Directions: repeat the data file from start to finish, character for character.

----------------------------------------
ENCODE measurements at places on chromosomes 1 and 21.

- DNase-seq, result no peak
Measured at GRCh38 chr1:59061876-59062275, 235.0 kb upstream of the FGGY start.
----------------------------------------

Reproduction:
ENCODE measurements at places on chromosomes 1 and 21.

- DNase-seq, result no peak
Measured at GRCh38 chr1:59061876-59062275, 235.0 kb upstream of the FGGY start.